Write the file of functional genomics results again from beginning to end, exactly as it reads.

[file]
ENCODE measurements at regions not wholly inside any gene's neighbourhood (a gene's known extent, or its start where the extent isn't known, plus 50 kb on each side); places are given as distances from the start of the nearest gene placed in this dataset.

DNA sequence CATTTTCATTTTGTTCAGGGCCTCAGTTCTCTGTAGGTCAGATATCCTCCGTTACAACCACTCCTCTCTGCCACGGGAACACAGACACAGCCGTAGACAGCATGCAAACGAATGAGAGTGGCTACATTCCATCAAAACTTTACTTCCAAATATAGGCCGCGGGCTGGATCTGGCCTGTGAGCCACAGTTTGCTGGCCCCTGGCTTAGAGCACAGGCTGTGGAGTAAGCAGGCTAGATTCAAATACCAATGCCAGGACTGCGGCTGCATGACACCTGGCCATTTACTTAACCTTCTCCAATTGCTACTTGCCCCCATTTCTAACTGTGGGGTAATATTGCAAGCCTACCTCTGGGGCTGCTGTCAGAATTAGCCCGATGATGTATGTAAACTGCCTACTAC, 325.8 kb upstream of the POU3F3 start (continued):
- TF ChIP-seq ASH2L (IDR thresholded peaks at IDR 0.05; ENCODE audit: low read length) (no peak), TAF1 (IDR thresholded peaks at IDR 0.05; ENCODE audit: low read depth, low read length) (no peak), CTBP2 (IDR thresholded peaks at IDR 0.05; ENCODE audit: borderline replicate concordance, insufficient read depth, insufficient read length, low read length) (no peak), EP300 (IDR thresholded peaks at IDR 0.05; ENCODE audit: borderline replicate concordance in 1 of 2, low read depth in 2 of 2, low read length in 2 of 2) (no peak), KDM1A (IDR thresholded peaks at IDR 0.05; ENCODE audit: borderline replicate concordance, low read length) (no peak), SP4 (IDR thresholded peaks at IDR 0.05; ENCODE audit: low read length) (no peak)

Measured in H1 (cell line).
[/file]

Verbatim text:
ENCODE measurements at regions not wholly inside any gene's neighbourhood (a gene's known extent, or its start where the extent isn't known, plus 50 kb on each side); places are given as distances from the start of the nearest gene placed in this dataset.

DNA sequence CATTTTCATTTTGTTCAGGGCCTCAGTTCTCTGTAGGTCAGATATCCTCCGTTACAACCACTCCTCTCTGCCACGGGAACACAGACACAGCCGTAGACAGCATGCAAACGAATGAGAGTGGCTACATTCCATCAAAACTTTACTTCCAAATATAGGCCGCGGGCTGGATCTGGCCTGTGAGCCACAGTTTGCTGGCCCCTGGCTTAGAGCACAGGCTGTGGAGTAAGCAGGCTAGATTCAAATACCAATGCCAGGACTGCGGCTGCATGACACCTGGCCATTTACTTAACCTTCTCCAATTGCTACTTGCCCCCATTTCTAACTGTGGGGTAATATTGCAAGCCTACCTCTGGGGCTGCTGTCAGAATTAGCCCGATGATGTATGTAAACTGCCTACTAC, 325.8 kb upstream of the POU3F3 start (continued):
- TF ChIP-seq ASH2L (IDR thresholded peaks at IDR 0.05; ENCODE audit: low read length) (no peak), TAF1 (IDR thresholded peaks at IDR 0.05; ENCODE audit: low read depth, low read length) (no peak), CTBP2 (IDR thresholded peaks at IDR 0.05; ENCODE audit: borderline replicate concordance, insufficient read depth, insufficient read length, low read length) (no peak), EP300 (IDR thresholded peaks at IDR 0.05; ENCODE audit: borderline replicate concordance in 1 of 2, low read depth in 2 of 2, low read length in 2 of 2) (no peak), KDM1A (IDR thresholded peaks at IDR 0.05; ENCODE audit: borderline replicate concordance, low read length) (no peak), SP4 (IDR thresholded peaks at IDR 0.05; ENCODE audit: low read length) (no peak)

Measured in H1 (cell line).